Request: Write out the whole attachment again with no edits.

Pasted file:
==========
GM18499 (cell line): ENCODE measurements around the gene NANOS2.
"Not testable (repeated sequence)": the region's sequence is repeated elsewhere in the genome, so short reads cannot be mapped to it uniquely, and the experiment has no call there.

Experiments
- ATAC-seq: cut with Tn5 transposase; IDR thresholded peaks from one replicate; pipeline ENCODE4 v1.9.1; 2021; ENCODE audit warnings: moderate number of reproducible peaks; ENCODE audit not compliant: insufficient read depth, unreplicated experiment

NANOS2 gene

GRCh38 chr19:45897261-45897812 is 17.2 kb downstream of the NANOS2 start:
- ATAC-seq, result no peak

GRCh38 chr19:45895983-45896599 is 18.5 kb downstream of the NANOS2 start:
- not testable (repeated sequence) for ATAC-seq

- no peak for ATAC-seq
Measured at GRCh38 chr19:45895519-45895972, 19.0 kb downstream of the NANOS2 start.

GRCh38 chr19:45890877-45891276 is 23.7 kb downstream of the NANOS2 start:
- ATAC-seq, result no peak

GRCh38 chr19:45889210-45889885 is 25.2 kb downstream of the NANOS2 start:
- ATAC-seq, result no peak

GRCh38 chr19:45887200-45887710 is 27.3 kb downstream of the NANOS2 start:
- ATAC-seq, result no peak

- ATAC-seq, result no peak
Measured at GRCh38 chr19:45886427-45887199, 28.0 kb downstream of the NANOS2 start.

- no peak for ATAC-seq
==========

GM18499 (cell line): ENCODE measurements around the gene NANOS2.
"Not testable (repeated sequence)": the region's sequence is repeated elsewhere in the genome, so short reads cannot be mapped to it uniquely, and the experiment has no call there.

Experiments
- ATAC-seq: cut with Tn5 transposase; IDR thresholded peaks from one replicate; pipeline ENCODE4 v1.9.1; 2021; ENCODE audit warnings: moderate number of reproducible peaks; ENCODE audit not compliant: insufficient read depth, unreplicated experiment

NANOS2 gene

GRCh38 chr19:45897261-45897812 is 17.2 kb downstream of the NANOS2 start:
- ATAC-seq, result no peak

GRCh38 chr19:45895983-45896599 is 18.5 kb downstream of the NANOS2 start:
- not testable (repeated sequence) for ATAC-seq

- no peak for ATAC-seq
Measured at GRCh38 chr19:45895519-45895972, 19.0 kb downstream of the NANOS2 start.

GRCh38 chr19:45890877-45891276 is 23.7 kb downstream of the NANOS2 start:
- ATAC-seq, result no peak

GRCh38 chr19:45889210-45889885 is 25.2 kb downstream of the NANOS2 start:
- ATAC-seq, result no peak

GRCh38 chr19:45887200-45887710 is 27.3 kb downstream of the NANOS2 start:
- ATAC-seq, result no peak

- ATAC-seq, result no peak
Measured at GRCh38 chr19:45886427-45887199, 28.0 kb downstream of the NANOS2 start.

- no peak for ATAC-seq